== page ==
Chicago has been getting some attention for their cranes in recent months.
Chicago now has the highest number of cranes it has had in eight years.
The cranes scattered around downtown Chicago are hard to miss. Thirty-three cranes are busy putting up high-rise buildings and others are waiting for permits to get started on certain jobs. With Chicago commonly being referred to as the windy city, we thought it would be worth mentioning some crane operating safety tips when facing windy conditions.
Cranes are intended to work at extreme heights but with those extreme heights comes frequent winds and strong winds.
Unfortunately, 23 percent of crane accidents are due to windy conditions. It is vital be aware of winds effect on crane operations.
Cranes all have a maximum wind speed in which they are believed to operate safely within and operators should be aware of what that speed is for the crane they are using. Cranes all have different maximum wind speeds depending on size, model, etc.
If wind speed goes above the maximum speed listed for that particular crane, the operator should stop the crane.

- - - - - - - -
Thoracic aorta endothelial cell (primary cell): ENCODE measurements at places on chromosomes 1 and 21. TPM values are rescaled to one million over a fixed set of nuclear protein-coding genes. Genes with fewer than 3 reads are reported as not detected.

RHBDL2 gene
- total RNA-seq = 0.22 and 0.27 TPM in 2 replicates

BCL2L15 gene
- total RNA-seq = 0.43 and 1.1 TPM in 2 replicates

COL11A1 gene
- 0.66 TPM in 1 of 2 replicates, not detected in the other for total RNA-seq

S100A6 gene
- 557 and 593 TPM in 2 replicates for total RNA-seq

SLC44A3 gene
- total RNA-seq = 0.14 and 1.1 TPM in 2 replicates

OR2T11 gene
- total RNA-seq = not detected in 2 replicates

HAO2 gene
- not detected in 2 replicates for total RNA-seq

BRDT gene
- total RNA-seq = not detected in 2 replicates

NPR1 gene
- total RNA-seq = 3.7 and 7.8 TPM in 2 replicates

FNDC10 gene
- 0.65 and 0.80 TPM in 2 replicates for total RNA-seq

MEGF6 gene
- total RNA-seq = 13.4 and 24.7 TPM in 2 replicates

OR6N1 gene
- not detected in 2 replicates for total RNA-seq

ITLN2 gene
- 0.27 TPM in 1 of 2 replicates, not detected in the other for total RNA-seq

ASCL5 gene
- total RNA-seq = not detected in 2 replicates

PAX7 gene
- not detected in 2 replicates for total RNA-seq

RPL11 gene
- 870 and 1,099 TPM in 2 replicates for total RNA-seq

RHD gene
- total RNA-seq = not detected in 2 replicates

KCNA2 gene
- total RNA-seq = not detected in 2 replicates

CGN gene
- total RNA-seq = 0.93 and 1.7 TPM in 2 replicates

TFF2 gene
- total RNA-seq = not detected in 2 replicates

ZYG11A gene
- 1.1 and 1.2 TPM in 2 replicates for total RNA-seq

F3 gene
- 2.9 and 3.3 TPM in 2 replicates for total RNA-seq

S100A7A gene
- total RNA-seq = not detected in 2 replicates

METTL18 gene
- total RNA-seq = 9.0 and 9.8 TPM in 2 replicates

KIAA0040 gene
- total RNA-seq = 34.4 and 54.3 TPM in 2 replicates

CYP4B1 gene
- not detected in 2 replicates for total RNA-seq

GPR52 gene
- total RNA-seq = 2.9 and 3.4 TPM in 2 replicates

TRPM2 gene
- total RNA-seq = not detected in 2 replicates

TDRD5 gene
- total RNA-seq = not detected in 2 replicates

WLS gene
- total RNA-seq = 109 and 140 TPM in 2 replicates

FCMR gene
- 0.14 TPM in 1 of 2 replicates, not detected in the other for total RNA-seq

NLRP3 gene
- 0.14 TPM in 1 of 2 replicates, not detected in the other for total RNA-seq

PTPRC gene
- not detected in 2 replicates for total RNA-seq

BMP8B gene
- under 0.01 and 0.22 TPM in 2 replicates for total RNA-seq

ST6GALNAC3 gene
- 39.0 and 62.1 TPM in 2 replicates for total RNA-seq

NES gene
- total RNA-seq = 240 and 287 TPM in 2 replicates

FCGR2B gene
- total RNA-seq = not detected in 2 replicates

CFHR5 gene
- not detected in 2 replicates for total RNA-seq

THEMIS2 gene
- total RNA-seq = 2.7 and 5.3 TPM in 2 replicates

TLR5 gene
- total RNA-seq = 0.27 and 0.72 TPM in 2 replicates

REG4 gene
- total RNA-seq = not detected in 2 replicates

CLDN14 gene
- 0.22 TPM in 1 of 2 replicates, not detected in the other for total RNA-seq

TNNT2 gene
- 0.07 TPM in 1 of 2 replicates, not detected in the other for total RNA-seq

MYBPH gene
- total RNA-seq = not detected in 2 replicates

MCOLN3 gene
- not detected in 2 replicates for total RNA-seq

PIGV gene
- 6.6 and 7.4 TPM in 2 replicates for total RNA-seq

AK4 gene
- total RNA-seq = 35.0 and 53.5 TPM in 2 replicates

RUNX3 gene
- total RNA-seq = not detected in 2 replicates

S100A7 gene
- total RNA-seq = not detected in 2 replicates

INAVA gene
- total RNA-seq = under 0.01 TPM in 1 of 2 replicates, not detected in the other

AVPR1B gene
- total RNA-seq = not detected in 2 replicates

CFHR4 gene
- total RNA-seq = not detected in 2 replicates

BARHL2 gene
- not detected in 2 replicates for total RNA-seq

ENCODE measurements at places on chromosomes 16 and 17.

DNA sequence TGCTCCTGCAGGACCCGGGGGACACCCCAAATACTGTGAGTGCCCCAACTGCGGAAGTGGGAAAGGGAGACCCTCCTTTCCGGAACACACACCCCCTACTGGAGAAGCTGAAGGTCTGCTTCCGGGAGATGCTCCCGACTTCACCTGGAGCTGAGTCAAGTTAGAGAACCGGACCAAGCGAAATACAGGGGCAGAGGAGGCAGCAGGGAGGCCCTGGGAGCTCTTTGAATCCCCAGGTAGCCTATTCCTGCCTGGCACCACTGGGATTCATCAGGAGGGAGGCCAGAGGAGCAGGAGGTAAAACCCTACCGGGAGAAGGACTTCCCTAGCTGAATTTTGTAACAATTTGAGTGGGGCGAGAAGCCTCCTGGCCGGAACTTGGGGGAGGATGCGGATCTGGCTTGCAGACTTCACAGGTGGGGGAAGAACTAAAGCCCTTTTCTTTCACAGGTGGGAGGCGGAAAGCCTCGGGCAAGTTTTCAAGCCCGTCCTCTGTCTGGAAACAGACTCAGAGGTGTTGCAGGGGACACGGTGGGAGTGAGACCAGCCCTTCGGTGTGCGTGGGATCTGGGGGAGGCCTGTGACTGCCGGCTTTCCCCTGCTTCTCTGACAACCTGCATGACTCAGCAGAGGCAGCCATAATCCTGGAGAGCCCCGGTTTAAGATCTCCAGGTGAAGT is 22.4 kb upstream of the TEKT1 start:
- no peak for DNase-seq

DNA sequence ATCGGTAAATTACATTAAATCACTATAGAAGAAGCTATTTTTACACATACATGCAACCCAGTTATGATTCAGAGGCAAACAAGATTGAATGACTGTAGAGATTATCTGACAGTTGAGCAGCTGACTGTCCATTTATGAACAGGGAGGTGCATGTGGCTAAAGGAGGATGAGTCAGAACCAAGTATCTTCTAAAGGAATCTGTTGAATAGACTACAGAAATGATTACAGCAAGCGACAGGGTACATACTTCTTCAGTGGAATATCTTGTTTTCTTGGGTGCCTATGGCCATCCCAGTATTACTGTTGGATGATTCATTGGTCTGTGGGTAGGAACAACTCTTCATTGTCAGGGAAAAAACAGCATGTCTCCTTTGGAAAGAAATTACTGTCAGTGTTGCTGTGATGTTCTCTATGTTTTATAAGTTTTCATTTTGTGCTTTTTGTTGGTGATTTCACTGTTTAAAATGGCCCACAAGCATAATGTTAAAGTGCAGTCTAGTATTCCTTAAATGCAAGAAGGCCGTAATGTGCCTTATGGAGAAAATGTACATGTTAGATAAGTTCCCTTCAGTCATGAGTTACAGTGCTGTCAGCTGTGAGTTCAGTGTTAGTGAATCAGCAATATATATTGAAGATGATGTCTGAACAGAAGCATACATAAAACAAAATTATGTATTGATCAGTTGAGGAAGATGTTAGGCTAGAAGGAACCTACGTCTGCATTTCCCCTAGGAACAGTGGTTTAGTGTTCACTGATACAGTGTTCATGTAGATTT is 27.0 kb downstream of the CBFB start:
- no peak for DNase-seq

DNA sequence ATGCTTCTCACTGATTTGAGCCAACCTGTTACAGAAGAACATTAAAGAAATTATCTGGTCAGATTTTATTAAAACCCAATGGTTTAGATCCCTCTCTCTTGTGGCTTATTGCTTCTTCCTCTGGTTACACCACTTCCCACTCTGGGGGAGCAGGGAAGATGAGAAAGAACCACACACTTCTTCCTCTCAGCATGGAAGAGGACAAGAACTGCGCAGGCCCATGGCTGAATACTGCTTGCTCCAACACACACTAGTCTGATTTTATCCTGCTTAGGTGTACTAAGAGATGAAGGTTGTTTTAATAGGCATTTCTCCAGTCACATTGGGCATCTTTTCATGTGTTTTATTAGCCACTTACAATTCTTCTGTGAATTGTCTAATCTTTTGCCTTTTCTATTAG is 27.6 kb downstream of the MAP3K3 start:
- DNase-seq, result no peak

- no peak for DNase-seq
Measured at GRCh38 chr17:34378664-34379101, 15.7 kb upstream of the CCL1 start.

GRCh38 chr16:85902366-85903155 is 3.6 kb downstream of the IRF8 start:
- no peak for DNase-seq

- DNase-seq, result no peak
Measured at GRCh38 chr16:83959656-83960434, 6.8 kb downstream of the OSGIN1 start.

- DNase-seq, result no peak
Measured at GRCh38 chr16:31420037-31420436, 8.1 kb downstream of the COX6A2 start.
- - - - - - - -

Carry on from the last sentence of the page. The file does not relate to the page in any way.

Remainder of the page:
If high winds are being forecasted, operators should have anemometers (wind speed meters) to determine the speed of the wind. They should be frequently checking to see if wind is reaching a dangerous speed. Tower cranes can be fitted with anemometers that the operator can see clearly while operating.
At first indication of high winds, the crane should be stopped before the wind speed has a chance to increase.
If you are operating a crane in relatively high winds and you start to feel uneasy, do not continue to operate the crane. High winds can range from 15mph to above, depending on what job the crane is doing. If you feel that the job has become dangerous, it likely has.
Severe winds can swing crane loads out of balance, causing the crane to become unstable.
When scheduling jobs, you should account for possible lost time due to high winds or other severe weather.
For more crane news and advice, visit Astro Crane’s blog.